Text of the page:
It’s that time of year again.
“Have you planned your Year 9 lesson for today?”
“Yes: insert DVD, then press play”.
Quite rightly, teachers who decide to sit out the last few weeks of the year by playing DVDs (or, these days, getting videos off YouTube) have been attacked on numerous fronts, and I would share in those criticisms. There is nothing more frustrating than a child coming in to a lesson two weeks before the end of term saying “what, are we working? Mr … is letting us watch Shrek!” Teachers who do this undermine the rest of us who want to have pupils working right up to the last day of term by modifying pupils’ expectations in those last few lessons.
I think, however, that we are at risk of falling prey here to the same problem I emphasised in my last post: we tend to focus too much on ‘how’ we teach and not enough on ‘what’ we teach. There is nothing inherently good or bad about using a DVD, at the end of the term or at any other time. What matters is the content of the resource we are using, not the form it takes.
There are of course numerous examples of DVDs that contain high-quality content: documentaries are the obvious starting point. The modern documentary can be a work of genius and there are some exceptional masterpieces available. David Attenborough’s Planet Earth, Simon Schama’s Power of Art or Simon Sebag Montefiore’s Jerusalem are all compelling series. Often documentaries do breadth very well: they represent a good opportunity to take something that pupils have recently been studying and cast it in a much wider context. Documentaries usually come with powerful narratives and stunning visuals. Like a good textbook, a good documentary is worth its weight in gold.
Alternatively, what about a performance? Over the last few years I have been trying to get more and more into Shakespeare and I am increasingly convinced that one often needs to see and hear a performance done well in order to fully appreciate it, and it is very hard to create opportunities for pupils to have access to these. My populist leanings will no doubt shine through here, but I rather like watching David Tennant as Hamlet, Ben Whishaw as Richard II or Patrick Stewart as Macbeth. Most children are lucky if they get to see a single production of Shakespeare: a filmed production allows us to open up a world to pupils, particularly those from disadvantaged backgrounds, who would otherwise find this opportunity closed to them.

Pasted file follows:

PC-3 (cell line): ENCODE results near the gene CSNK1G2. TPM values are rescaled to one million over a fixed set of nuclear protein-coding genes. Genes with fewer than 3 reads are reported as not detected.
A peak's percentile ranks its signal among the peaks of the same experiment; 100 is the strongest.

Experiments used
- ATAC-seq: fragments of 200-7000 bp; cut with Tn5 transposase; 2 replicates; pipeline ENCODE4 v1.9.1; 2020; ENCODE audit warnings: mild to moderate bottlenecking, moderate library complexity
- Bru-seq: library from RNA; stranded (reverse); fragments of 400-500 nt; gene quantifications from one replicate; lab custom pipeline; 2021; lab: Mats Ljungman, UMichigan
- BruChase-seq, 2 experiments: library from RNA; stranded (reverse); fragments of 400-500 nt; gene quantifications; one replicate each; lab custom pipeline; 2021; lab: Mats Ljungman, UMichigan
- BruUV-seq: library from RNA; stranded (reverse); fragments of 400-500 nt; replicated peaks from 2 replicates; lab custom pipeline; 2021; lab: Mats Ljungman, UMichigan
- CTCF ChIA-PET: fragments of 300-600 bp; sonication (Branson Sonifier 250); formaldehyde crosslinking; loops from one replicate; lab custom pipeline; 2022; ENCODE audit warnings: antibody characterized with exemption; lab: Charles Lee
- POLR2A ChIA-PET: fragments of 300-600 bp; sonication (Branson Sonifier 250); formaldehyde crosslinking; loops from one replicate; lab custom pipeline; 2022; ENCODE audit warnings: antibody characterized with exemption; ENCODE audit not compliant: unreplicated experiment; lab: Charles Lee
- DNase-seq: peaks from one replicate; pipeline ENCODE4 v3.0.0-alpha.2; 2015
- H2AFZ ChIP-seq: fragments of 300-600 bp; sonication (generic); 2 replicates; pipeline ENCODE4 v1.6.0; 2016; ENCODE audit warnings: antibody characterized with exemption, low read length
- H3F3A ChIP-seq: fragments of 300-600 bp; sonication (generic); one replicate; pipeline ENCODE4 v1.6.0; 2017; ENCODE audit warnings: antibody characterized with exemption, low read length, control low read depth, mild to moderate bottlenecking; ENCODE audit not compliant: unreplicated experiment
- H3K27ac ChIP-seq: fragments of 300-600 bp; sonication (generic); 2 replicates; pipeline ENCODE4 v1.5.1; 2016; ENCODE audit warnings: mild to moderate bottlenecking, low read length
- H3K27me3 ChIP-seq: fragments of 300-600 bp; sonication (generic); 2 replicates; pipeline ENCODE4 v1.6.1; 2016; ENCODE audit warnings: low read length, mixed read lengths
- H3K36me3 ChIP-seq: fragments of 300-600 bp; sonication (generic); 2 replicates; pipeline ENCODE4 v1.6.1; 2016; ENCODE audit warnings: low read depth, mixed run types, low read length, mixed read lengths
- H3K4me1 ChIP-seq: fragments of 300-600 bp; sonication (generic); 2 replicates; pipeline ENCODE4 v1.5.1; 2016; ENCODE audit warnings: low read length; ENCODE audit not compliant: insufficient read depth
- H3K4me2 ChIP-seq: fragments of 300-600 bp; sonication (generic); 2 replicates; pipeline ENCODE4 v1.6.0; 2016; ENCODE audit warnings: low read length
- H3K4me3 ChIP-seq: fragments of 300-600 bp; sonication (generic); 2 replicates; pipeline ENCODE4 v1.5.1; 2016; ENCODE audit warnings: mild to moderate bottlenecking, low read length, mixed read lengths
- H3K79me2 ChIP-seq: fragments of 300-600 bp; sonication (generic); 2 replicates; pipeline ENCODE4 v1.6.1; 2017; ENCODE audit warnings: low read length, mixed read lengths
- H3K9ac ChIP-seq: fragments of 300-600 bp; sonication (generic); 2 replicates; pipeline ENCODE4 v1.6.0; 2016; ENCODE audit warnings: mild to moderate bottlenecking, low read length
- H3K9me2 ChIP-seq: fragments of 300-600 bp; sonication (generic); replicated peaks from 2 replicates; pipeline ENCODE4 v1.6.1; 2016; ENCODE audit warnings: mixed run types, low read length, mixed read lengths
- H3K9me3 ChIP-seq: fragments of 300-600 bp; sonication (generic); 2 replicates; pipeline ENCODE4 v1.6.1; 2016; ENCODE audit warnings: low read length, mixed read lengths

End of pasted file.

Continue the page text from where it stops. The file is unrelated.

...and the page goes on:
As with all resources, a DVD has to be used in an appropriate manner. A documentary, for example, needs to build on pupil prior knowledge and extend this in a certain direction. There needs to be opportunities after watching something to recall what has been seen, such as through the use of quiz questions. Above all, there needs to be a clear curricular rationale for what is being watched: it is the content of the DVD, rather than the fact that a DVD is being watched, which is the crucial thing. As with so much in teaching, we focus far too readily on the process of teaching (should I use a DVD or should I not?) when the important question is whether or not the knowledge being taught to pupils through a DVD is of a sufficiently high quality.
So let’s do away with the sheepish looks when someone says “I was thinking of watching a DVD”. Watching a DVD in lesson is something of which we should be neither proud nor ashamed. Instead, we should be saying “My Year 8s are going to watch Whishaw’s Richard II” or “I’m going to give pupils the economic context to our work on nineteenth-century electoral reform by watching Paxman’s The Victorians”. We are then in a position to begin to judge the curricular value of these particular things.
Once we focus on the content rather than the form of delivery, then we can begin to decide whether or not this is an appropriate thing to be doing with pupils, at the end of term or indeed at any other time.